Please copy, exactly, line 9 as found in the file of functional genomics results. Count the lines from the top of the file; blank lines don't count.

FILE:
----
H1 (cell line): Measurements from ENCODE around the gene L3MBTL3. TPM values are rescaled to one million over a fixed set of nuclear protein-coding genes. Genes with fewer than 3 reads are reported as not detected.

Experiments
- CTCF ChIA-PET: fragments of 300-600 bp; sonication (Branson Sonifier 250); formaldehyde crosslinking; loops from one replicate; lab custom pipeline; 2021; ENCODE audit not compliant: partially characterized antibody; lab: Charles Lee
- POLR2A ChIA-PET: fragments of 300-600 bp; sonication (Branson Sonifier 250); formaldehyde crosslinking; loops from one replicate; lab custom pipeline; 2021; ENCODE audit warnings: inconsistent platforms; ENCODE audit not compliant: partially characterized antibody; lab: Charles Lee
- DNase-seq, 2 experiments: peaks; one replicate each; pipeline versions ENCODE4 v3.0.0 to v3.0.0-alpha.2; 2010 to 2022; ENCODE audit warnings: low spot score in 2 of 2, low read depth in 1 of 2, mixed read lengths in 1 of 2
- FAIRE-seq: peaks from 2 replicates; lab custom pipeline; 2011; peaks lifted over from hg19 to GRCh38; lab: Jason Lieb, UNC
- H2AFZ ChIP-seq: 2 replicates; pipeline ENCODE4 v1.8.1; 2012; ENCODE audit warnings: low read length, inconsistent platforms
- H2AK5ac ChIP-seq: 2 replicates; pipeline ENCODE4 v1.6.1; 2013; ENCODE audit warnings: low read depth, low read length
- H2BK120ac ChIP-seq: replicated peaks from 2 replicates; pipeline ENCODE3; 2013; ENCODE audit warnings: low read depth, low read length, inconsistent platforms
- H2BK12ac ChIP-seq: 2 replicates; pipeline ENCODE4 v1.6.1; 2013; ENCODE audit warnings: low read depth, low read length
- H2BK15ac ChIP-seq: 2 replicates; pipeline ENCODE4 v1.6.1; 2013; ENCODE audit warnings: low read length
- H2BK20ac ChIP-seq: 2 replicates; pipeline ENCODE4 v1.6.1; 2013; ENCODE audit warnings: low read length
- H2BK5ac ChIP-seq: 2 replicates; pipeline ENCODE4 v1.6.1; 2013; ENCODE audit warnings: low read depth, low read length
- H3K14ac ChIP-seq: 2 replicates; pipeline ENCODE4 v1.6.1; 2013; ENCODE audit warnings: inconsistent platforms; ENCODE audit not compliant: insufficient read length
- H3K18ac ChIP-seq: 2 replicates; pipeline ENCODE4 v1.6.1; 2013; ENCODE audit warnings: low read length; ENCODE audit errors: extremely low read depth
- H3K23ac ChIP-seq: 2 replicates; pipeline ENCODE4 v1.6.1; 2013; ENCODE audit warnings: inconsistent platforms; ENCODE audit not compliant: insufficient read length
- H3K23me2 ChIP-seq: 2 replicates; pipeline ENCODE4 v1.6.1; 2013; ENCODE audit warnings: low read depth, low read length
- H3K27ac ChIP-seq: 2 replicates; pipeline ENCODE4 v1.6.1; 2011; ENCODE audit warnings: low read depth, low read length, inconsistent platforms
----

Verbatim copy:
- H2BK120ac ChIP-seq: replicated peaks from 2 replicates; pipeline ENCODE3; 2013; ENCODE audit warnings: low read depth, low read length, inconsistent platforms